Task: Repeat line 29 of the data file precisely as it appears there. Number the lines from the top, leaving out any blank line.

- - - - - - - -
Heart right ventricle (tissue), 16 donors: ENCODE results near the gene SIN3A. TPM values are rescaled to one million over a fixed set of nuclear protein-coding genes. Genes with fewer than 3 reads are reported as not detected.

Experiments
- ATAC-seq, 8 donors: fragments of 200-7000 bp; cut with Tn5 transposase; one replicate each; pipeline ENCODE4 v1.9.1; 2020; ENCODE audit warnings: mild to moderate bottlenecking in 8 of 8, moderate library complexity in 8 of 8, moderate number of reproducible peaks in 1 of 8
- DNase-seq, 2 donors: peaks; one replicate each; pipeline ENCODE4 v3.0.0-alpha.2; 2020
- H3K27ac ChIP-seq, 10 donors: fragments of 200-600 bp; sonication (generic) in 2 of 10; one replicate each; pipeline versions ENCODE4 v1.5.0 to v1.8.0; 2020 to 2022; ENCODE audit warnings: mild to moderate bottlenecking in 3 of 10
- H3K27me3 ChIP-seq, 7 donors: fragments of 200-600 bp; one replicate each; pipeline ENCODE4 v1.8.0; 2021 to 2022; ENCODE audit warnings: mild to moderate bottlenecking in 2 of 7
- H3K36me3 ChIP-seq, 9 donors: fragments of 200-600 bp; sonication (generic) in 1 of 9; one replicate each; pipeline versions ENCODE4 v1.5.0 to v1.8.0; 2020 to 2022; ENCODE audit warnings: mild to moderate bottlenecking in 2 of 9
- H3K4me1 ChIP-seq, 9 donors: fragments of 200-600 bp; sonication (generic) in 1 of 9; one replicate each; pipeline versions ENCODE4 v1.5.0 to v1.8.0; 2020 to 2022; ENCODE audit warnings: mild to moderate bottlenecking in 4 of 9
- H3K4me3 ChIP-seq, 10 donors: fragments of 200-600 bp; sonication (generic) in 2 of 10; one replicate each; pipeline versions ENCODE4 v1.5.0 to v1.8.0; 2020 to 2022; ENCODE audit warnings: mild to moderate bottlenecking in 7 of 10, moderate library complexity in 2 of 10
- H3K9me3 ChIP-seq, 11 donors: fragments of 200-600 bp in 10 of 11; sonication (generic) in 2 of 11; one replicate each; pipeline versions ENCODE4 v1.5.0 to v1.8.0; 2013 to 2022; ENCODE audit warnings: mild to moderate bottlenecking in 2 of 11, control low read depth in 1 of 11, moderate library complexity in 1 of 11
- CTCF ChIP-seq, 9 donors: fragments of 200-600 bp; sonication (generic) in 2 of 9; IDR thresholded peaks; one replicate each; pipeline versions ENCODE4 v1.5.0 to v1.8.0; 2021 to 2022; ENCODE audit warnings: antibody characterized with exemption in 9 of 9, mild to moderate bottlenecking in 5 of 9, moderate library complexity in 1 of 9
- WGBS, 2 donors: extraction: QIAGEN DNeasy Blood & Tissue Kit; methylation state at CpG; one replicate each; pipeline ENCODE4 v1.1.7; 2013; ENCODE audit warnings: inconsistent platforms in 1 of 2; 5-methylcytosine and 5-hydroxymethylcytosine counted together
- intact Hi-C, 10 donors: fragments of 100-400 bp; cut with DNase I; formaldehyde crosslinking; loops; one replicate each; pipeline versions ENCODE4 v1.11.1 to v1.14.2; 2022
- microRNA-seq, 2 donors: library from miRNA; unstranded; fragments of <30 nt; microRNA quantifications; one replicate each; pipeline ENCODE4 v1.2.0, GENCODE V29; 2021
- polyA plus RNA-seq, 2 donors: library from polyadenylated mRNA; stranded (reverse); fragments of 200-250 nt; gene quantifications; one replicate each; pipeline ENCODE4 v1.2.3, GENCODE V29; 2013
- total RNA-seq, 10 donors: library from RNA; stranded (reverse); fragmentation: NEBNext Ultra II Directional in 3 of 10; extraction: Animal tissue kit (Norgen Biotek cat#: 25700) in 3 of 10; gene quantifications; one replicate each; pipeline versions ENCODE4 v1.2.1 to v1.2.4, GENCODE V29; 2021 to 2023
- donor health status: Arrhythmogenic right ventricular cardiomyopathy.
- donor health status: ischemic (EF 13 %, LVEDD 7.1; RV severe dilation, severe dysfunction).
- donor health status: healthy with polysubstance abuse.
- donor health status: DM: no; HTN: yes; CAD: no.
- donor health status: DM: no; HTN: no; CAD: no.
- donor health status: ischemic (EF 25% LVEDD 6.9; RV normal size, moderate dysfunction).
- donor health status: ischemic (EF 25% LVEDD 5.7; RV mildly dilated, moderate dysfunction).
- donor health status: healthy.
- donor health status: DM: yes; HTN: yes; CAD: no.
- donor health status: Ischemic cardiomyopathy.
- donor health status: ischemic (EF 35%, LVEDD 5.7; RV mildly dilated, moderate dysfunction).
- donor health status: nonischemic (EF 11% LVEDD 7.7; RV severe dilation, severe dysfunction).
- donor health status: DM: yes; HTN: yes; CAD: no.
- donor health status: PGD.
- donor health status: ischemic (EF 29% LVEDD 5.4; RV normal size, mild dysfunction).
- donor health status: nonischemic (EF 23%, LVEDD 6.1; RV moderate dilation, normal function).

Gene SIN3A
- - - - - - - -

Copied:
- donor health status: DM: yes; HTN: yes; CAD: no.